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ĥ in the fonts Code2000, Sylfaen, Pragmatika Esperanto
Ĥ was always the least used Esperanto letter/sound (though it usually has more dictionary entries than ĵ), and most of its uses are in Greek etyms, where it replaced chi. Since the latter sounds [k] in most languages, soon appeared “neologism” equivalents with "ĥ" replaced by "k", such as teĥniko → tekniko, ĥemio → kemio, etc. (Other ĥ-replacements followed unusual patterns, such as Ĥino → Ĉino.)
These additions and replacements come very early and were fully installed by World War I and since then the imminent demise of ĥ is a frequent topic, although it has never really happened. There are very few modern ĥ-replacements, notably koruso, for ĥoro ("chorus"). Some ĥ-words for which a replacement (old or new) exists are however usually preferred, such as ĥaoso.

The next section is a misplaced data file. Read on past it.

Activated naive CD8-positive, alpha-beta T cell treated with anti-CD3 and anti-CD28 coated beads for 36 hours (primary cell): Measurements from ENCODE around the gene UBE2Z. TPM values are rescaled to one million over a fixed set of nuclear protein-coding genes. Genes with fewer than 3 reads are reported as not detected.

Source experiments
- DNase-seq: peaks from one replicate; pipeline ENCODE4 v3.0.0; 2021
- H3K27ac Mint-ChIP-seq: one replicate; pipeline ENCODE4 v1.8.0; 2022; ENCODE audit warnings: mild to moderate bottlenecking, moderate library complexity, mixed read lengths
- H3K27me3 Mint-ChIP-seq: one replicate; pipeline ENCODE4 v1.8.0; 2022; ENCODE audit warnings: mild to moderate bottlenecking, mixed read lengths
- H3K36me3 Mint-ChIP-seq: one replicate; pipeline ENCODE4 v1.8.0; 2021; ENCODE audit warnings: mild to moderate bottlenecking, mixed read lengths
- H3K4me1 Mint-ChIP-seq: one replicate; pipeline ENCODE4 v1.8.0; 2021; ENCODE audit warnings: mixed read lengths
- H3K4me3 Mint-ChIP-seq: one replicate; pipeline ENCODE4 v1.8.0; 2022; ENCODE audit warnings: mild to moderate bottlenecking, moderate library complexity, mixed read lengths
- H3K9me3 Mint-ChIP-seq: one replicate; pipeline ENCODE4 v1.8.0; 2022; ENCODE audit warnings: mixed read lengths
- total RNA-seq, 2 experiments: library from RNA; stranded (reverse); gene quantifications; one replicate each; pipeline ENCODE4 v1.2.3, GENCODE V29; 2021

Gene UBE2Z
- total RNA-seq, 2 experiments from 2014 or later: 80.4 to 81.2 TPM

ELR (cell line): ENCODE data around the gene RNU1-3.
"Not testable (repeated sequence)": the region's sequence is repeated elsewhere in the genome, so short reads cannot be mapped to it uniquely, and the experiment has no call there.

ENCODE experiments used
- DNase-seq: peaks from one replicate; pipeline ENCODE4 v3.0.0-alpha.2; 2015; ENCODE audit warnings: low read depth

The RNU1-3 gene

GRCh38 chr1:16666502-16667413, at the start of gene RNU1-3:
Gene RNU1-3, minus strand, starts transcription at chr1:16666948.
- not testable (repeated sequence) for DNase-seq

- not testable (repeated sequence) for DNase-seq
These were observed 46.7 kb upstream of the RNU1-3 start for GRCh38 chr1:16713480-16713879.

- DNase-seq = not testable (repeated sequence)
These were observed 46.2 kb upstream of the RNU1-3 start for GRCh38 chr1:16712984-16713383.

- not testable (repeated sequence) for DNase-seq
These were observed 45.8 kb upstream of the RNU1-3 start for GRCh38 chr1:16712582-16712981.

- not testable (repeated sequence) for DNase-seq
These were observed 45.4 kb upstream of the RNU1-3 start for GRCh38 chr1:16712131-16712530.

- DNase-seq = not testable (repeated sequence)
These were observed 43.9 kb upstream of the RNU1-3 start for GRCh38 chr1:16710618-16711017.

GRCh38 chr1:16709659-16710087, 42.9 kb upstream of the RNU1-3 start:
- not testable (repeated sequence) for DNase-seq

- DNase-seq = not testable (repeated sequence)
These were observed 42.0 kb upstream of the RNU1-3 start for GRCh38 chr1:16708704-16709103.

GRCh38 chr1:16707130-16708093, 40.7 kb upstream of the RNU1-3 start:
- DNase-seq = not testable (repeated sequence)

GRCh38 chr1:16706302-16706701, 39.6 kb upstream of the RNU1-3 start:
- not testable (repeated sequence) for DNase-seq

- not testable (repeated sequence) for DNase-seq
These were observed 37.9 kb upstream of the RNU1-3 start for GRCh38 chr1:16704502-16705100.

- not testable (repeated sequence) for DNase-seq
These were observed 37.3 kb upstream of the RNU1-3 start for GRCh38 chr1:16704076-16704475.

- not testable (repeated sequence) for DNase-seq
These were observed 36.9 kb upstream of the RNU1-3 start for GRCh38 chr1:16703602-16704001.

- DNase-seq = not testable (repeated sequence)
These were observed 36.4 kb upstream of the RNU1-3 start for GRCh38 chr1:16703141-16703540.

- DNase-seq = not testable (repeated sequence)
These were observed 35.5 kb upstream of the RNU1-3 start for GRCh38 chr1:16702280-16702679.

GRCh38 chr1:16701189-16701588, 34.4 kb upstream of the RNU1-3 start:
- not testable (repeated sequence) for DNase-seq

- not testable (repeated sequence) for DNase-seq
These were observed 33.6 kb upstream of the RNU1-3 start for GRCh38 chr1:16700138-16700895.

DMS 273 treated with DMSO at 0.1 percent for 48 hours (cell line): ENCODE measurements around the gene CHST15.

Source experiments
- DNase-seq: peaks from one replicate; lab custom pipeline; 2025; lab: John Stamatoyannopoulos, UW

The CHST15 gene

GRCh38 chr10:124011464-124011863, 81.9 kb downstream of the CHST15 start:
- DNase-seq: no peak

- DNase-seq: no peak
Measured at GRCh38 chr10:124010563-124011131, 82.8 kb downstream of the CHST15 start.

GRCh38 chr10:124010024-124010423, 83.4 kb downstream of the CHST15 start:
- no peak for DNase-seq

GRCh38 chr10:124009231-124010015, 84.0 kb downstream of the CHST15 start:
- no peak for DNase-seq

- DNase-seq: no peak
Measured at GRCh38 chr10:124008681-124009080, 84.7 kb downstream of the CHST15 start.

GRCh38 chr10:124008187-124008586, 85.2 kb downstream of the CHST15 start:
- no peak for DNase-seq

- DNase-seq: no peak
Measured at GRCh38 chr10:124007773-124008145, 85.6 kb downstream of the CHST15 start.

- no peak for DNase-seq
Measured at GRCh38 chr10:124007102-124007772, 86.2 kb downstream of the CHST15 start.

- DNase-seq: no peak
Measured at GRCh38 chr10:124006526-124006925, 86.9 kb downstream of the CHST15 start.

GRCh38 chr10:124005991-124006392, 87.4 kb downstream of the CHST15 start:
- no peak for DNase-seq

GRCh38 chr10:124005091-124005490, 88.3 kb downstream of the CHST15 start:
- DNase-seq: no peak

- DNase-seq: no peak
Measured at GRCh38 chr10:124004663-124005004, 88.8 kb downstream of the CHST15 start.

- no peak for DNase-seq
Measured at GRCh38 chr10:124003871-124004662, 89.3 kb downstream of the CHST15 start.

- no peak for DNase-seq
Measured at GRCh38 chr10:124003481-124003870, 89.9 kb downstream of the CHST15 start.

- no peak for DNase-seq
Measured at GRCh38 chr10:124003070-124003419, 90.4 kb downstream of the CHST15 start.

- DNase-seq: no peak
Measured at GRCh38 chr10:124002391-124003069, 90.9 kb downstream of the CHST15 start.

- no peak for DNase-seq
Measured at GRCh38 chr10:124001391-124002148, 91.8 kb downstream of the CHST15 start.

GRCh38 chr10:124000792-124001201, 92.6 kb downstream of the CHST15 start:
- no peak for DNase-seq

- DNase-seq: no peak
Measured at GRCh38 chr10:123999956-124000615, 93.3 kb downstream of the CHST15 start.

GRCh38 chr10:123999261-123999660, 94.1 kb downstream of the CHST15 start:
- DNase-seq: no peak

Several words commonly use ĥ, particularly those of non-Greek etymology (ĥano, ĥoto, Liĥtenŝtejno, etc.) or those in which there is another word that uses "k" in that context. (For example, eĥo ("echo"), ĉeĥo ("Czech") or ĥoro ("chorus") are distinguished from eko ("beginning"), ĉeko ("bank check") and koro ("heart") - and horo ("hour").
An Italian italo disco singer from the 80s had the ĥ in his stage name "Cĥato".
Letter H with diacritics
Letters using circumflex accent ( ◌̂ )
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